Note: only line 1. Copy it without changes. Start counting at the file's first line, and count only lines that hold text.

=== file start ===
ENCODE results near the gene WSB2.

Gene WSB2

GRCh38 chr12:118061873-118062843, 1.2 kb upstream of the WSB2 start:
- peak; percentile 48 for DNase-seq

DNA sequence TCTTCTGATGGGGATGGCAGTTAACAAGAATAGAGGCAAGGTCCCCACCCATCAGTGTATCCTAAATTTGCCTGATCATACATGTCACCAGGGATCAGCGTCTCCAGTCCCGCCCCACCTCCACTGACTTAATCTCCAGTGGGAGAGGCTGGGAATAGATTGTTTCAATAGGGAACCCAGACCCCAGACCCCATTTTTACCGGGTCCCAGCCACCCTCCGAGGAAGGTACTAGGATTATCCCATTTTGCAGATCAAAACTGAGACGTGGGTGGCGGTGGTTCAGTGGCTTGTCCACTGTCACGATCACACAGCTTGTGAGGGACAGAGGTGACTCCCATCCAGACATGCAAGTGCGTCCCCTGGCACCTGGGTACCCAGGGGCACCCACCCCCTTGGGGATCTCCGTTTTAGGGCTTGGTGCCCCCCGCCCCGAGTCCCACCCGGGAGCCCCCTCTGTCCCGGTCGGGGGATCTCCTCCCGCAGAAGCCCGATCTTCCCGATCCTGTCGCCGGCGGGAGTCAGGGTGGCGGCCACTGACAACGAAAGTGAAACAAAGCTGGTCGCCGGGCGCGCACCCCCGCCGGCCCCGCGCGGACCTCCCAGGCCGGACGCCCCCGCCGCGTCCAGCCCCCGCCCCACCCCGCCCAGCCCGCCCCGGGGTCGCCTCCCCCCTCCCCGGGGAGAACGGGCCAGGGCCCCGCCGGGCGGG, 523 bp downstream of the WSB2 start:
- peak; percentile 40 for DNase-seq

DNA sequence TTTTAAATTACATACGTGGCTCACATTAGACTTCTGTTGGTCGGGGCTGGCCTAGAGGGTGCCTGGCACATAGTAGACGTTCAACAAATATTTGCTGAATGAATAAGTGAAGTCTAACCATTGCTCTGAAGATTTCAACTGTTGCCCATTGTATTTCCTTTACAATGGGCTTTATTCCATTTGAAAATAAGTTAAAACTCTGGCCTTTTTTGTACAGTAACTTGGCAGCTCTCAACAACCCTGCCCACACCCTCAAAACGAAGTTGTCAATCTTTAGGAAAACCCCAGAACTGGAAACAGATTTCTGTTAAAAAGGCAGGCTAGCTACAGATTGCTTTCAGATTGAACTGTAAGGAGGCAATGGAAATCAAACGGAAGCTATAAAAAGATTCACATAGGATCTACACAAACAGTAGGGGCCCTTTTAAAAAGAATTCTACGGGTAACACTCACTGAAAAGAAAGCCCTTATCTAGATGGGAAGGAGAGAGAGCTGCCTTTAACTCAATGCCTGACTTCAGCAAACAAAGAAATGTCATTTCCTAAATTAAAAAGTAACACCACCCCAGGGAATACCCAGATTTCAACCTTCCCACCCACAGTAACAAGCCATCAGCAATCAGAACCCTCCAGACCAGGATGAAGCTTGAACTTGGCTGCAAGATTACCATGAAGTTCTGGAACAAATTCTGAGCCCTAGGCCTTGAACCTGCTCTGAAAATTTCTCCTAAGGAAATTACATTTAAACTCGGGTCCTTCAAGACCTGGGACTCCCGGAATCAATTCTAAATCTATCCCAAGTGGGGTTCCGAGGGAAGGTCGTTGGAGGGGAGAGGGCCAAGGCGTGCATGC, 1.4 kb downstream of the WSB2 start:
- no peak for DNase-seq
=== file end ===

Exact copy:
ENCODE results near the gene WSB2.